08 January 2007

Motivation (26): Stott

John R. W. Stott (1921-), Anglican theologian, clergyman, author, international statesman of a unified and theologically mature evangelicalism:

"But can human nature be changed? Is it possible to make a sour person sweet, a proud person humble, or a selfish person unselfish? The Bible declares emphatically that these miracles can take place. It is part of the glory of the gospel. Jesus Christ offers to change not only our standing before God but our very nature. He spoke to Nicodemus of the indispensable necessity of a new birth, and his words are still applicable to us: 'Truly, truly, I say to you, unless one is born anew, he cannot see the kingdom of God . . . Do not marvel that I said to you, "You must be born anew".' Paul’s statement is in some ways even more dramatic, for he blurts out, in a sentence which has no verbs: 'If anyone in Christ – new creation!' Here then is the possibility of which the New Testament speaks – a new heart, a new nature, a new birth, a new creation. This tremendous inward change is the work of the Holy Spirit. The new birth is a birth 'from above'. . ."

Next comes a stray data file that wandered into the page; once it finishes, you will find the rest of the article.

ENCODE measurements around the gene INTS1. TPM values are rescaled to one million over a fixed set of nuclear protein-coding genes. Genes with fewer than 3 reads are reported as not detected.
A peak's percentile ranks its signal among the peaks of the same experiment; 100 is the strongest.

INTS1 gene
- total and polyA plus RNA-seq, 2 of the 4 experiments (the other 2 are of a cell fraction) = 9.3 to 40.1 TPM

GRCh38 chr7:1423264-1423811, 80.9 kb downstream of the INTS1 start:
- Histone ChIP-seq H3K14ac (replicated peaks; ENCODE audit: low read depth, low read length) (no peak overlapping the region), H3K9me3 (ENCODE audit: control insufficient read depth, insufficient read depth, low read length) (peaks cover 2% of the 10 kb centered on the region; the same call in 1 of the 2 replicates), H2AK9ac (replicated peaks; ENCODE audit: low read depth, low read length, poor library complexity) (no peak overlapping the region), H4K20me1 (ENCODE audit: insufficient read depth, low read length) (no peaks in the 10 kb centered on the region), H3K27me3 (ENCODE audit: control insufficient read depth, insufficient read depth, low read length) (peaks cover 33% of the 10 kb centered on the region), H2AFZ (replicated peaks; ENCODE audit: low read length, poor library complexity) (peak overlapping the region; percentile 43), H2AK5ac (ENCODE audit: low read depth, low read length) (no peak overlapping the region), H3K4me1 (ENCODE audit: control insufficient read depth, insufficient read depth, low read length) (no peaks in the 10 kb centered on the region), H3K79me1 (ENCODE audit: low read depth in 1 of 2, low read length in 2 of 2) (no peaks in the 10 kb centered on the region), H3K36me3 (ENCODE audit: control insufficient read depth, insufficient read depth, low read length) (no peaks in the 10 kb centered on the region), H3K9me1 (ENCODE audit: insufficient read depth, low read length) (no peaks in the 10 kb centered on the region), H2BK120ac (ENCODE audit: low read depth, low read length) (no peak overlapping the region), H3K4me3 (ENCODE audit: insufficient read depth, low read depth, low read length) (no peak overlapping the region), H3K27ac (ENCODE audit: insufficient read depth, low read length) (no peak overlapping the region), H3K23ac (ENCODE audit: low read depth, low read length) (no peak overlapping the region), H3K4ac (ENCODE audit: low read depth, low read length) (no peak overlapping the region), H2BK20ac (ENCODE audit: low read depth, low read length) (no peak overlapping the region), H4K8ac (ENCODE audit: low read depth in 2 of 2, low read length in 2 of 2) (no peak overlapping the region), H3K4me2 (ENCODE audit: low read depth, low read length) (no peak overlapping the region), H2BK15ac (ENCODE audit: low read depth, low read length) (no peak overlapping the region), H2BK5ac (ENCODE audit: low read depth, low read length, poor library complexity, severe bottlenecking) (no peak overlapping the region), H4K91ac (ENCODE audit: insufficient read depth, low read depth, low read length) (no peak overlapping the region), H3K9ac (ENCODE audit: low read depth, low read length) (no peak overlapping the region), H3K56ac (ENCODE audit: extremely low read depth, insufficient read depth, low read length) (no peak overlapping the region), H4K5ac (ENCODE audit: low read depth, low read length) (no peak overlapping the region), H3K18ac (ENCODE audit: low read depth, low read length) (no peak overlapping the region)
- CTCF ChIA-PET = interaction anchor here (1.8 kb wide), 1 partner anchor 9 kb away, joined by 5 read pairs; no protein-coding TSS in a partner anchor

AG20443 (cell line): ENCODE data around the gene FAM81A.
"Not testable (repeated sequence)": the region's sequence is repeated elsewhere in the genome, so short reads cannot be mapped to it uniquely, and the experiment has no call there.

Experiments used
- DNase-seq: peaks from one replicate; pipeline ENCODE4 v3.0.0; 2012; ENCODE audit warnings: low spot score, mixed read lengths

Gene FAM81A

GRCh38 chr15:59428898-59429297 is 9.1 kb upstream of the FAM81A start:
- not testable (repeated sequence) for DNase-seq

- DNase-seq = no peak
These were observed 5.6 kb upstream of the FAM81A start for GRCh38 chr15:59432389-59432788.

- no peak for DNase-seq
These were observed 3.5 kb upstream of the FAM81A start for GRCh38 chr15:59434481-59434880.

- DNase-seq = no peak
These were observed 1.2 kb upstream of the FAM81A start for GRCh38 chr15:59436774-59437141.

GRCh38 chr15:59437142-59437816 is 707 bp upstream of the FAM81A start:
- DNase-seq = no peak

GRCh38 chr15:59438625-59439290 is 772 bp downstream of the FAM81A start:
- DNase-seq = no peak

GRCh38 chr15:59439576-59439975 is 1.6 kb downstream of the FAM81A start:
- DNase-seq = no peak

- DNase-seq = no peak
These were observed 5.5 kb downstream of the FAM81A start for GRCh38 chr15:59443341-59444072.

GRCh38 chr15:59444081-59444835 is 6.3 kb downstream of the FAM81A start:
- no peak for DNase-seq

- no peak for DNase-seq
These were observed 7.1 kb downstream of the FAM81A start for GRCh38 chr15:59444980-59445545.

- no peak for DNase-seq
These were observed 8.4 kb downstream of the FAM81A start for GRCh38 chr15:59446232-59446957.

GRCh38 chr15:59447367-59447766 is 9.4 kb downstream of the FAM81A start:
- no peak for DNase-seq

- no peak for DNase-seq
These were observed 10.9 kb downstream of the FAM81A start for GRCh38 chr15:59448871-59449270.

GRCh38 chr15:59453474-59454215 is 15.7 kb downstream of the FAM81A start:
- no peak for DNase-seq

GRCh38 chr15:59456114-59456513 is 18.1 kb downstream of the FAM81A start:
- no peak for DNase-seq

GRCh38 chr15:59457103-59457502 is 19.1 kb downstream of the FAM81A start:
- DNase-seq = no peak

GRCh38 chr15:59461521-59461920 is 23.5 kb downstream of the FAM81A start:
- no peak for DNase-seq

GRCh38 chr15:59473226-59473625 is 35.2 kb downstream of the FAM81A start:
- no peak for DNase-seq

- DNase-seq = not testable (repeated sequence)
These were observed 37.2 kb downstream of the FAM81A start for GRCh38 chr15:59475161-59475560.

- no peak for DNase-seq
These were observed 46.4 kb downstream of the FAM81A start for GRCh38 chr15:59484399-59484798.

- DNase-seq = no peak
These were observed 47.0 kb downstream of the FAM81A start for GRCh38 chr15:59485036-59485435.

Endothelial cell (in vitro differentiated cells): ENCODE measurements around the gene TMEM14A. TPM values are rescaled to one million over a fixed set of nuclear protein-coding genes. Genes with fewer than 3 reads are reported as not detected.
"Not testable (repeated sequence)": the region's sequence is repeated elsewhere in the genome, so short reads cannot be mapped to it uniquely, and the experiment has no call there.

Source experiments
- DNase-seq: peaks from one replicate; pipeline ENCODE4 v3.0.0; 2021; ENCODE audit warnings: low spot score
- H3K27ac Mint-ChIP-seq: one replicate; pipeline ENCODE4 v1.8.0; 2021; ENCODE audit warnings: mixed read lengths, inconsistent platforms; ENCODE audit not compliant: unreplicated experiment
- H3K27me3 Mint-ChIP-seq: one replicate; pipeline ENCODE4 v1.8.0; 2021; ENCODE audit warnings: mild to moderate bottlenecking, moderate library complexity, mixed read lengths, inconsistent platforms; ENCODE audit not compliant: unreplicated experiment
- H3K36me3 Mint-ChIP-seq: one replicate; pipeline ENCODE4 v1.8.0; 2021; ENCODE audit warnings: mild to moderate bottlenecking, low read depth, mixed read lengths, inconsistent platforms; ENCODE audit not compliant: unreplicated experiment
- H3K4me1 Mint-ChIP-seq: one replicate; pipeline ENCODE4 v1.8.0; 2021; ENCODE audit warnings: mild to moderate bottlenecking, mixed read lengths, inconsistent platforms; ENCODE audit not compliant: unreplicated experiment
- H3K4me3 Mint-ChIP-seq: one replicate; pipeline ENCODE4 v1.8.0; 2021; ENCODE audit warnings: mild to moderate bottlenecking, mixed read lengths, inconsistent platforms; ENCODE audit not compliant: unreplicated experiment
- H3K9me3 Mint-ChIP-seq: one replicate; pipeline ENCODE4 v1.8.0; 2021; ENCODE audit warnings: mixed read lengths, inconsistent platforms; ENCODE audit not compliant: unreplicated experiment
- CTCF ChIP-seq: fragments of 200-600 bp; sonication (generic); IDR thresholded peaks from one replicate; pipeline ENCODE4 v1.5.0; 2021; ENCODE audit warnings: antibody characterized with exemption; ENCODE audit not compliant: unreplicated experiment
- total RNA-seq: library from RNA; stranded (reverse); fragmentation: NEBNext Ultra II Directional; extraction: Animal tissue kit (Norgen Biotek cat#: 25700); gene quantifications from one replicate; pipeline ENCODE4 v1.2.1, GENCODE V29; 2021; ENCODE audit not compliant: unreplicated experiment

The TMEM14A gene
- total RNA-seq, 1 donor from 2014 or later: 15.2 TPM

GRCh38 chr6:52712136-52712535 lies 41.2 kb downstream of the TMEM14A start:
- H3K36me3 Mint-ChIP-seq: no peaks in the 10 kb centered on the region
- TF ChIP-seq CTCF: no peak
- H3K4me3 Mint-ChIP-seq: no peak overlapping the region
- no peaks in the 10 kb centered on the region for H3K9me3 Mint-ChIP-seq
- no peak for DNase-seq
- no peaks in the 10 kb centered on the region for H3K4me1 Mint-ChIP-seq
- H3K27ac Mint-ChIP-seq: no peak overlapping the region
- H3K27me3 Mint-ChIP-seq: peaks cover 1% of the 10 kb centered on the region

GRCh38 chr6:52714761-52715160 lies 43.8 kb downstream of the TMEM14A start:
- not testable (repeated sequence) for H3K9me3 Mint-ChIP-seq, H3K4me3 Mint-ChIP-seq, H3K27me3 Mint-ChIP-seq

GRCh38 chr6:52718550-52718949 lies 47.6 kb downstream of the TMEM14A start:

"This is not arid theological theorizing; it is the daily experience of every Christian. We continue to be conscious of sinful desires which are tugging us down; but we are now also aware of a counteracting force pulling us upwards to holiness."

--Basic Christianity (Downers Grove, IL: Intervarsity, 1958), 99, 101.

"Regeneration or new birth . . . is the inward work of the Holy Spirit, who then remains as a gracious indwelling presence, transforming the believer into the image of Christ, which is the process of sanctification."

--The Cross of Christ (Downers Grove, IL: Intervarsity, 1986), 188.

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